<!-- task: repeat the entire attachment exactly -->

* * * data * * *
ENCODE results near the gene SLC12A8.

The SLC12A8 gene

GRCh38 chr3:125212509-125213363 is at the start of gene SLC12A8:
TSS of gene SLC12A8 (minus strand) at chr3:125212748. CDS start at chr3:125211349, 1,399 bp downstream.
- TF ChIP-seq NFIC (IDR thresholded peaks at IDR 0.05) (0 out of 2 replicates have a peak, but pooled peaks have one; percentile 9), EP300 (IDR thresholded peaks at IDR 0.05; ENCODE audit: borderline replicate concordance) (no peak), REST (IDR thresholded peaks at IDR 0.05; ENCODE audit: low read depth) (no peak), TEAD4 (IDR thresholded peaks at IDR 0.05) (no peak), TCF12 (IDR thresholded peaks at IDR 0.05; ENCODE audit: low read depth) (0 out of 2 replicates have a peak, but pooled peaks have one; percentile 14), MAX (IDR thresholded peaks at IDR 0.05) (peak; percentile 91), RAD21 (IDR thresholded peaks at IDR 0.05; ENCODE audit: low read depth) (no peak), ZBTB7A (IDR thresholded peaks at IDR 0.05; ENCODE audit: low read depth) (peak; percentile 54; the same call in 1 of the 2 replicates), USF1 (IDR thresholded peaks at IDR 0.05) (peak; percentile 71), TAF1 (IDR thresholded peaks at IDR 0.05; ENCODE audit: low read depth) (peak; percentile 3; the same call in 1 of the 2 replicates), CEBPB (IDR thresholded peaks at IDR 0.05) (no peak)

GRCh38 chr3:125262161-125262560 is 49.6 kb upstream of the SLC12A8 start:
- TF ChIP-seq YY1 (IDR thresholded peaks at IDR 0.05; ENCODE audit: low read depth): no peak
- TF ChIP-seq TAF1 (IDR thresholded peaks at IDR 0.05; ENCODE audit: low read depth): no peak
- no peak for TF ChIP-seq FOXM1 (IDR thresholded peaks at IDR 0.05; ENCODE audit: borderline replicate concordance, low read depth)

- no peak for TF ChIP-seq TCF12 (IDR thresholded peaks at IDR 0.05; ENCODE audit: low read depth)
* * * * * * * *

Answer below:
ENCODE results near the gene SLC12A8.

The SLC12A8 gene

GRCh38 chr3:125212509-125213363 is at the start of gene SLC12A8:
TSS of gene SLC12A8 (minus strand) at chr3:125212748. CDS start at chr3:125211349, 1,399 bp downstream.
- TF ChIP-seq NFIC (IDR thresholded peaks at IDR 0.05) (0 out of 2 replicates have a peak, but pooled peaks have one; percentile 9), EP300 (IDR thresholded peaks at IDR 0.05; ENCODE audit: borderline replicate concordance) (no peak), REST (IDR thresholded peaks at IDR 0.05; ENCODE audit: low read depth) (no peak), TEAD4 (IDR thresholded peaks at IDR 0.05) (no peak), TCF12 (IDR thresholded peaks at IDR 0.05; ENCODE audit: low read depth) (0 out of 2 replicates have a peak, but pooled peaks have one; percentile 14), MAX (IDR thresholded peaks at IDR 0.05) (peak; percentile 91), RAD21 (IDR thresholded peaks at IDR 0.05; ENCODE audit: low read depth) (no peak), ZBTB7A (IDR thresholded peaks at IDR 0.05; ENCODE audit: low read depth) (peak; percentile 54; the same call in 1 of the 2 replicates), USF1 (IDR thresholded peaks at IDR 0.05) (peak; percentile 71), TAF1 (IDR thresholded peaks at IDR 0.05; ENCODE audit: low read depth) (peak; percentile 3; the same call in 1 of the 2 replicates), CEBPB (IDR thresholded peaks at IDR 0.05) (no peak)

GRCh38 chr3:125262161-125262560 is 49.6 kb upstream of the SLC12A8 start:
- TF ChIP-seq YY1 (IDR thresholded peaks at IDR 0.05; ENCODE audit: low read depth): no peak
- TF ChIP-seq TAF1 (IDR thresholded peaks at IDR 0.05; ENCODE audit: low read depth): no peak
- no peak for TF ChIP-seq FOXM1 (IDR thresholded peaks at IDR 0.05; ENCODE audit: borderline replicate concordance, low read depth)

- no peak for TF ChIP-seq TCF12 (IDR thresholded peaks at IDR 0.05; ENCODE audit: low read depth)